On Tuesday, Sen. Bernie Sanders (I-VT) introduced The College for All Act, legislation that would eliminate undergraduate tuition at public colleges and expand work-study programs to help students at private universities. The bill also calls for a reduction in interest rates on federal student loans to stop the government from profiting off of lending to young people. Sanders estimates that his plan would cost $70 billion per year — about $10 billion more than president Obama’s proposal for free community college. States under Sanders’s plan would have to put up $1 for every $2 the federal government contributes, shifting more of the cost of public higher education to Washington. The federal share of the expense would be offset by imposing a tax on transactions by hedge funds, investment houses and other Wall Street firms. (A convenient summary of the proposal, prepared by Sen. Sanders’ office, may be found here.)
If, as they say, imitation is the sincerest form of flattery, AAUP President Rudy Fichtenbaum should be sincerely flattered. For it was Fichtenbaum who first proposed using a financial transactions tax to fund higher education. In a working paper, “How to Invest in Higher Education: A Financial Speculation Tax,” published in early 2013 by the Campaign for the Future of Higher Education, Fichtenbaum, who is a professor of economics at Wright State University, argued that “One way to begin funding higher education more adequately and more fairly would be with a financial speculation transactions tax—that is, a tax on financial transactions such as trades in stocks, bonds, and selected other financial instruments.” According to one study cited in the paper, such a tax could raise between $265 billion and $354 billion a year, of which Fichtenbaum proposed using $75 billion a year to provide additional funding for public higher education.
I don’t know whether Sanders or his staff relied on or even read the Fichtenbaum proposal, but his bill is not only consistent with that proposal but well worth supporting, even if, as pundits agree, it is destined to go nowhere in the Republican-controlled Congress. According to Fichtenbaum’s paper, in 2012 the states collectively spent some $72.5 billion on higher education. Under the Sanders plan, to qualify for federal funding, states would need to maintain spending on their higher education systems, academic instruction and need-based financial aid. Sanders would also have colleges reduce their reliance on low-paid adjunct faculty, hire new faculty and provide professional development for professors. No funding under his plan could be use to pay for administrator salaries, merit-based financial aid or the construction of stadiums or student centers.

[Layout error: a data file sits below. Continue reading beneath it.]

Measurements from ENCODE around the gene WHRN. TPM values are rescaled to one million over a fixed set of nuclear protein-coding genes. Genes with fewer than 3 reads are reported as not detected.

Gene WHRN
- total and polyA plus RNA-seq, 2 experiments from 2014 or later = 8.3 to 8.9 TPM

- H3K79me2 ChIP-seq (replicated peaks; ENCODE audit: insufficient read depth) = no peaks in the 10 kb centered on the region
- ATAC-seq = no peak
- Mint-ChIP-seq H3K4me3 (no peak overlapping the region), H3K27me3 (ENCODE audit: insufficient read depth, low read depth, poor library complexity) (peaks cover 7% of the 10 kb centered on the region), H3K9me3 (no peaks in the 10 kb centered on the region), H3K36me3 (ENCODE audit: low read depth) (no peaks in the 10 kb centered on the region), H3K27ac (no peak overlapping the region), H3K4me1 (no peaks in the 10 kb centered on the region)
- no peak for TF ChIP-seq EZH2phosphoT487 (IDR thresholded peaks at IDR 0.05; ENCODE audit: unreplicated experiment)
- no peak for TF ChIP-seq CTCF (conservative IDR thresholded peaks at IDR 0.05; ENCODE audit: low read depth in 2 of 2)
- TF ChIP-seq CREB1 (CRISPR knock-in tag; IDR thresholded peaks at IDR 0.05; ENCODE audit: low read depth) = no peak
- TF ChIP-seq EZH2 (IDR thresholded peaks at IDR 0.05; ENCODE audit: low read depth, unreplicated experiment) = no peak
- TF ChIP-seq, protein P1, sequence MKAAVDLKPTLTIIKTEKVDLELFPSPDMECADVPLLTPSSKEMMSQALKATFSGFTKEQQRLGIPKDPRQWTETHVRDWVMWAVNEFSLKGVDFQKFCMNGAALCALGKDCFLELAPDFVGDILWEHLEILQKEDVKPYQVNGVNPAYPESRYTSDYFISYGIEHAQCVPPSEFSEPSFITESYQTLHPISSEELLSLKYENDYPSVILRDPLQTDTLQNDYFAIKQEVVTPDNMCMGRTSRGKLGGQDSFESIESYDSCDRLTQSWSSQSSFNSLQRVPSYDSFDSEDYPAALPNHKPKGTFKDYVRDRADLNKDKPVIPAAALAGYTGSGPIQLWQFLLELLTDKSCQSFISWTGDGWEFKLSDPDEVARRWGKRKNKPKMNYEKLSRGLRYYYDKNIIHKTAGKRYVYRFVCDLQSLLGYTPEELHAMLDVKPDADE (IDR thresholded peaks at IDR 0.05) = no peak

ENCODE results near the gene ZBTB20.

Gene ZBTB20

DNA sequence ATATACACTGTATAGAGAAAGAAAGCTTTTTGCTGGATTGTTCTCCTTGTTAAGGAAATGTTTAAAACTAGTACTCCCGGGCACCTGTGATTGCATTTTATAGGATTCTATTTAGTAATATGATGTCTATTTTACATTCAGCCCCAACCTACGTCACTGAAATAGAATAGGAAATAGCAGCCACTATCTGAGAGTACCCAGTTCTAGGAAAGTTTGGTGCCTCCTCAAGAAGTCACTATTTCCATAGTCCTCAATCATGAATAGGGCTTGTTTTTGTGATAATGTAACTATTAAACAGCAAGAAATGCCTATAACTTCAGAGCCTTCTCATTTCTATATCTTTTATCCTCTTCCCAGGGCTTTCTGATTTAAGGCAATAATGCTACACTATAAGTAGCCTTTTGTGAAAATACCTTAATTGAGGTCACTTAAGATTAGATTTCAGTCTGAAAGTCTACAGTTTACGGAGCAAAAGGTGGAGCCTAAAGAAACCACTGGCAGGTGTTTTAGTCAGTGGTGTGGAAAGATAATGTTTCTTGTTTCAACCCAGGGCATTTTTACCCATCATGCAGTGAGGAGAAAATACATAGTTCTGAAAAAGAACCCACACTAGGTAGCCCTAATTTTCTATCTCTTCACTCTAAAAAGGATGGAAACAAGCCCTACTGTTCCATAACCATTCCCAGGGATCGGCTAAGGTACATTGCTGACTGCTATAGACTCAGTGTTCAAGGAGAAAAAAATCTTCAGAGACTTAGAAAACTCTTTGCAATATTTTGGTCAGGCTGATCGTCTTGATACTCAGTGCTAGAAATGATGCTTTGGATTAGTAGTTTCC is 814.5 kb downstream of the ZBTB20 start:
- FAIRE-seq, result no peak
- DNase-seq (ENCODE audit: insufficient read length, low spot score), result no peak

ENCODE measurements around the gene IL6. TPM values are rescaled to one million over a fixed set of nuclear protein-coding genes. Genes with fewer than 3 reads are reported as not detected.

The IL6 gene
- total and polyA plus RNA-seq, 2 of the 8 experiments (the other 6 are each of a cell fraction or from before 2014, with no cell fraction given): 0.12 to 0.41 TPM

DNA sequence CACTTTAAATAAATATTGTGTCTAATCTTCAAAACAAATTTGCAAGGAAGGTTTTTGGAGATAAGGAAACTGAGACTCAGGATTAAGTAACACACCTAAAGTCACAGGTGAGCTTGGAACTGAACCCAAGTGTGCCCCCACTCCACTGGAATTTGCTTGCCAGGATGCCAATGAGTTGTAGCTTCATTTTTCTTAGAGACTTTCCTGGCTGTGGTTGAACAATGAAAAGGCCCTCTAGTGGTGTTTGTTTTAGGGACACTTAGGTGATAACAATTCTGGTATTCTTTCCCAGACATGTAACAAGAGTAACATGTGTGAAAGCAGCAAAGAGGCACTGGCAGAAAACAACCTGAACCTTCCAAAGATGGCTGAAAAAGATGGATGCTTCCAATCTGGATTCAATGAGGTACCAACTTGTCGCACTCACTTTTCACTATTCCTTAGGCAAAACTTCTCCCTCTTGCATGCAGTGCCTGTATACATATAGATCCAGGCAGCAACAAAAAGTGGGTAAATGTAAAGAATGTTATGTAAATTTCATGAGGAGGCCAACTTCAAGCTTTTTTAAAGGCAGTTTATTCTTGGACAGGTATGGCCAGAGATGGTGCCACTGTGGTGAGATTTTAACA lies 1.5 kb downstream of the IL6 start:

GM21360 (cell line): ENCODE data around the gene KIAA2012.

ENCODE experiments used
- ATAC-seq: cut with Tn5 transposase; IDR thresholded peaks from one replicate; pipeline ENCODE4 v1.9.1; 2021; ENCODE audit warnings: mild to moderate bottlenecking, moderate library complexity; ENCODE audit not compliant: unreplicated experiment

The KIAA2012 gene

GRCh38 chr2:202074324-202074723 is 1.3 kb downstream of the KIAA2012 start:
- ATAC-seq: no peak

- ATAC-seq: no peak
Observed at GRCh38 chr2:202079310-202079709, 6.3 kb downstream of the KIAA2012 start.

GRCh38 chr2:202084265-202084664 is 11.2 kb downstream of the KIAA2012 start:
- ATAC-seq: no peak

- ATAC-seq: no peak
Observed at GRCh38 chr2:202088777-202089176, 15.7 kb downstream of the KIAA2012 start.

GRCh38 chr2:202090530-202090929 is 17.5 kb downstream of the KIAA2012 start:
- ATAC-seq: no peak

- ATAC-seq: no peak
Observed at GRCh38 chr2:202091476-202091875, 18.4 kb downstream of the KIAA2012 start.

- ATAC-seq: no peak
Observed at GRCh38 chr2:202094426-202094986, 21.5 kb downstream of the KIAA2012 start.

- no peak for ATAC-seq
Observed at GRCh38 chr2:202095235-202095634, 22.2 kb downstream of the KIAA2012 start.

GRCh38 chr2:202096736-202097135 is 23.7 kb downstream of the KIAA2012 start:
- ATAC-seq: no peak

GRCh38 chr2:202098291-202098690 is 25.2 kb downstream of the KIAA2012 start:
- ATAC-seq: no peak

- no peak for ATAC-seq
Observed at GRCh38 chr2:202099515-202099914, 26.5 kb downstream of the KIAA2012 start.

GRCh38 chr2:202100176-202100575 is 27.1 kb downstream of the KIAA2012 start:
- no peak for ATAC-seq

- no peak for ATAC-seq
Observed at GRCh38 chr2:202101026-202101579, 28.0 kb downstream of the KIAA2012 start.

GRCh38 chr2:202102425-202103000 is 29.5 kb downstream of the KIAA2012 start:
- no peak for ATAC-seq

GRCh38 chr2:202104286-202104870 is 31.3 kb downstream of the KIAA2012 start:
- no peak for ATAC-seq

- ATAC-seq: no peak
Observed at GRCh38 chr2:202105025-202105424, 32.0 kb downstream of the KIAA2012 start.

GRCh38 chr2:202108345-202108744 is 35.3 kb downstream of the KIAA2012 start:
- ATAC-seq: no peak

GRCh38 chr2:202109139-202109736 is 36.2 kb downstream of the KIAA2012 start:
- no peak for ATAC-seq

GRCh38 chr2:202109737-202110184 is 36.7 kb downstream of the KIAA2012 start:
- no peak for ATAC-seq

In a statement, Sanders said:
We have a crisis in higher education today. Too many of our young people cannot afford a college education and those who are leaving college are faced with crushing debt. It is a national disgrace that hundreds of thousands of young Americans today do not go to college, not because they are unqualified, but because they cannot afford it. This is absolutely counter-productive to our efforts to create a strong competitive economy and a vibrant middle class. This disgrace has got to end. . . .
There was a time, not so many years ago, when we in the United States understood the importance of making college available to all qualified students, regardless of income. A generation ago, our nation’s public colleges and universities were the pathways for all students, no matter their family background, to enter the middle class. For example, the University of California system, considered by many to be the crown jewel of public higher education in this country, did not begin charging tuition until the 1980s. In 1965, average tuition at a four-year public university was just $243, and many of the best colleges — such as the City University of New York — did not charge any tuition. And this investment in higher education worked – the United States once led the world in the percentage of young Americans with college degrees. Sadly, today, we are in 12th place. It is time for a fundamental change in how we approach the financing of higher education. . . .
I couldn’t agree more!